The World of International Organizations Explained

Red Cross pleads for info on missing staff

Red Cross nurse Louisa Akavi of New Zealand (ARÊTE/ICRC)

GENEVA — Breaking its long-held silence, the International Committee of the Red Cross sought public help in finding three staff abducted by Islamic State militants in Syria in late 2013.

The kidnapping of New Zealand nurse Louisa Akavi and two Syrian drivers, Alaa Rajab and Nabil Bakdounes, had been kept secret until now out of fears for their safety. It was unclear at times whether they were all still alive, since the three were kidnapped while delivering medical supplies in the northwest Syrian city of Idlib.

But with the collapse of the Islamic State group in late March, when a four-year military operation led by a American-backed coalition dislodged the terrorist group from the last vestige of territory under its self-proclaimed caliphate in Syria and Iraq, ICRC announced it had renewed hopes of finding the three staff.

There were reported sightings of Akavi in 2016 and 2017, the humanitarian organization said, but then last December, at least two people offered eyewitness accounts of sighting Akavi — an ICRC staffer since 1988 — at a medical clinic in Sousa, which was one of the last villages controlled by Islamic State militants.

“We are thus calling on anybody who has information on Louisa, Alaa and Nabil to urgently step forward and share this information with us,” said Dominik Stillhart, ICRC’s operations director, who emphasized that ICRC has never stopped searching for the three and would never give up its hope of finding them all alive.

“Unfortunately and despite all our efforts, we don’t know what’s happened to Alaa and Nabil ever since 2013,” Stillhart said in a statement. “As to Louisa, we know that she is held captive by the Islamic State group, and we have repeatedly received credible information about her whereabouts.”

Akavi was believed to have been offered for ransom and also used as a human shield, so it was likely that her medical skills kept her alive. ICRC said she continued working as a nurse during her abduction, further evidence of her unflinching dedication to the Red Cross mission by caring for people affected by conflict.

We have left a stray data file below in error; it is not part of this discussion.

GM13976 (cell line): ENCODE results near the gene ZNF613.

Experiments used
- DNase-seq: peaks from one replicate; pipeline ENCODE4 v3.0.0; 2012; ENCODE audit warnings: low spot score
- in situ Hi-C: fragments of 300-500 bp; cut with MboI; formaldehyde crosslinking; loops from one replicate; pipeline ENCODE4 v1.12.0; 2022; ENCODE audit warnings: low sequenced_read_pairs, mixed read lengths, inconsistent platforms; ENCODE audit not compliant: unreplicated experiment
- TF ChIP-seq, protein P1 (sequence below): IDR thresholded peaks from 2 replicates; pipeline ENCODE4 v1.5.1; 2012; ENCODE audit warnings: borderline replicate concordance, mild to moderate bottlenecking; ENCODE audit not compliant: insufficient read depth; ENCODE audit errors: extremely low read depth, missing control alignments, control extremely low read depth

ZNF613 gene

Red Cross driver Nabil Bakdounes of Syria (ARÊTE/ICRC)
Red Cross driver Alaa Raja of Syria (ARÊTE/ICRC)

New Zealand efforts continue

New Zealand’s Foreign Minister Winston Peters also confirmed the news that Akavi was still alive, saying the government continues to work with ICRC to locate and recover the kidnapped nurse.

“This has been a uniquely complex and difficult case,” Peters said. “Where a New Zealander is held by a terrorist organization, the government takes all appropriate action to recover them. That is exactly what we have done here.”

The New York Times first reported the developments in an interview with ICRC officials. The Akavis’ family spokesperson Tuaine Robati later released a video statement.

“Our family misses her very much and is concerned for her safety,” the family said. “We think about her every day and hope she feels that and finds strength in that. We know she is thinking of us and that she will be worried about us too.”

But soon after the news broke, tensions surfaced between ICRC and New Zealand’s government, which had sent a small team, including special forces, to gather information in Syria — and made clear it had not wished to have Akavi’s name released publicly, even now.

New Zealand’s Prime Minister Jacinda Ardern told reporters “it absolutely remains the government’s view that it would be preferable if this case were not in the public domain.”

The world of international organizations explained.

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